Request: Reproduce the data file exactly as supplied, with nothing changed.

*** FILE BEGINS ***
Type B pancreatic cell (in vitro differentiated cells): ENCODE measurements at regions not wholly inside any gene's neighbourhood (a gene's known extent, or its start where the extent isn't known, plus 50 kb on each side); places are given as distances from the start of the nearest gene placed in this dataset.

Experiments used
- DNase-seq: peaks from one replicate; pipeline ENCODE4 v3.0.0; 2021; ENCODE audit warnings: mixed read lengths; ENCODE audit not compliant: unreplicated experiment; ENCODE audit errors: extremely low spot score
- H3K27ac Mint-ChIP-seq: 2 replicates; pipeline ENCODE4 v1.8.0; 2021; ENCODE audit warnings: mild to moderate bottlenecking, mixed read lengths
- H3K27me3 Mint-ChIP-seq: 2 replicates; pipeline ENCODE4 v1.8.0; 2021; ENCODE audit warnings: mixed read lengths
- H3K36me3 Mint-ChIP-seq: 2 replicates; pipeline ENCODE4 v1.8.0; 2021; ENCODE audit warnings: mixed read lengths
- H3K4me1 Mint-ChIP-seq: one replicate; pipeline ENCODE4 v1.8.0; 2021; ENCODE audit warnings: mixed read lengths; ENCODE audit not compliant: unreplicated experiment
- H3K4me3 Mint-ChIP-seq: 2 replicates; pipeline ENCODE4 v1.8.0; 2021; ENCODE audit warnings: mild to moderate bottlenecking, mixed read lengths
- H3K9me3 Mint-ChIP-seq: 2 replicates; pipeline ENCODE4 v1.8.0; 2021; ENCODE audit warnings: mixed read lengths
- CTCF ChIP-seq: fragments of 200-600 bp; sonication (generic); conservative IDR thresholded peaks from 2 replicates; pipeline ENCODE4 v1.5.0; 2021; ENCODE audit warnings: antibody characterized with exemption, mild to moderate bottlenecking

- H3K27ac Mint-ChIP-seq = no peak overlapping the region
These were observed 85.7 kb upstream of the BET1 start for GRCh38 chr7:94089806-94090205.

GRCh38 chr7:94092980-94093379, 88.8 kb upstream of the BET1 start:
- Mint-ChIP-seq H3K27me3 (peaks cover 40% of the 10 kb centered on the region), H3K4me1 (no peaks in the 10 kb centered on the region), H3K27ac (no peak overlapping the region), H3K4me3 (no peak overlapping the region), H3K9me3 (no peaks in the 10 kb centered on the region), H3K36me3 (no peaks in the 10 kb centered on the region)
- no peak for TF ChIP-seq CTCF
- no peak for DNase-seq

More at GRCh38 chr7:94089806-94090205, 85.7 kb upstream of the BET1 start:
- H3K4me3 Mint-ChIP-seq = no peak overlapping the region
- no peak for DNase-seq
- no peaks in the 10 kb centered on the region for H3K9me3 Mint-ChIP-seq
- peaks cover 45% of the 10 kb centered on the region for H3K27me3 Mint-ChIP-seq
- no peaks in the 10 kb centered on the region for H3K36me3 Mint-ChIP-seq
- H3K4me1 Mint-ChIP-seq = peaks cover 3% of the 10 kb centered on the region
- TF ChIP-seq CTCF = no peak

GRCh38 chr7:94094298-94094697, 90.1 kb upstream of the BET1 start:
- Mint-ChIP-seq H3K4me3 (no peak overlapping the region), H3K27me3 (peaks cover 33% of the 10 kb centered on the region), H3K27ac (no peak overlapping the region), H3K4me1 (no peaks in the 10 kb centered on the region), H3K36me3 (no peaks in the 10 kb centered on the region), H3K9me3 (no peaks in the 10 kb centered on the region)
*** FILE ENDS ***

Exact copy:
Type B pancreatic cell (in vitro differentiated cells): ENCODE measurements at regions not wholly inside any gene's neighbourhood (a gene's known extent, or its start where the extent isn't known, plus 50 kb on each side); places are given as distances from the start of the nearest gene placed in this dataset.

Experiments used
- DNase-seq: peaks from one replicate; pipeline ENCODE4 v3.0.0; 2021; ENCODE audit warnings: mixed read lengths; ENCODE audit not compliant: unreplicated experiment; ENCODE audit errors: extremely low spot score
- H3K27ac Mint-ChIP-seq: 2 replicates; pipeline ENCODE4 v1.8.0; 2021; ENCODE audit warnings: mild to moderate bottlenecking, mixed read lengths
- H3K27me3 Mint-ChIP-seq: 2 replicates; pipeline ENCODE4 v1.8.0; 2021; ENCODE audit warnings: mixed read lengths
- H3K36me3 Mint-ChIP-seq: 2 replicates; pipeline ENCODE4 v1.8.0; 2021; ENCODE audit warnings: mixed read lengths
- H3K4me1 Mint-ChIP-seq: one replicate; pipeline ENCODE4 v1.8.0; 2021; ENCODE audit warnings: mixed read lengths; ENCODE audit not compliant: unreplicated experiment
- H3K4me3 Mint-ChIP-seq: 2 replicates; pipeline ENCODE4 v1.8.0; 2021; ENCODE audit warnings: mild to moderate bottlenecking, mixed read lengths
- H3K9me3 Mint-ChIP-seq: 2 replicates; pipeline ENCODE4 v1.8.0; 2021; ENCODE audit warnings: mixed read lengths
- CTCF ChIP-seq: fragments of 200-600 bp; sonication (generic); conservative IDR thresholded peaks from 2 replicates; pipeline ENCODE4 v1.5.0; 2021; ENCODE audit warnings: antibody characterized with exemption, mild to moderate bottlenecking

- H3K27ac Mint-ChIP-seq = no peak overlapping the region
These were observed 85.7 kb upstream of the BET1 start for GRCh38 chr7:94089806-94090205.

GRCh38 chr7:94092980-94093379, 88.8 kb upstream of the BET1 start:
- Mint-ChIP-seq H3K27me3 (peaks cover 40% of the 10 kb centered on the region), H3K4me1 (no peaks in the 10 kb centered on the region), H3K27ac (no peak overlapping the region), H3K4me3 (no peak overlapping the region), H3K9me3 (no peaks in the 10 kb centered on the region), H3K36me3 (no peaks in the 10 kb centered on the region)
- no peak for TF ChIP-seq CTCF
- no peak for DNase-seq

More at GRCh38 chr7:94089806-94090205, 85.7 kb upstream of the BET1 start:
- H3K4me3 Mint-ChIP-seq = no peak overlapping the region
- no peak for DNase-seq
- no peaks in the 10 kb centered on the region for H3K9me3 Mint-ChIP-seq
- peaks cover 45% of the 10 kb centered on the region for H3K27me3 Mint-ChIP-seq
- no peaks in the 10 kb centered on the region for H3K36me3 Mint-ChIP-seq
- H3K4me1 Mint-ChIP-seq = peaks cover 3% of the 10 kb centered on the region
- TF ChIP-seq CTCF = no peak

GRCh38 chr7:94094298-94094697, 90.1 kb upstream of the BET1 start:
- Mint-ChIP-seq H3K4me3 (no peak overlapping the region), H3K27me3 (peaks cover 33% of the 10 kb centered on the region), H3K27ac (no peak overlapping the region), H3K4me1 (no peaks in the 10 kb centered on the region), H3K36me3 (no peaks in the 10 kb centered on the region), H3K9me3 (no peaks in the 10 kb centered on the region)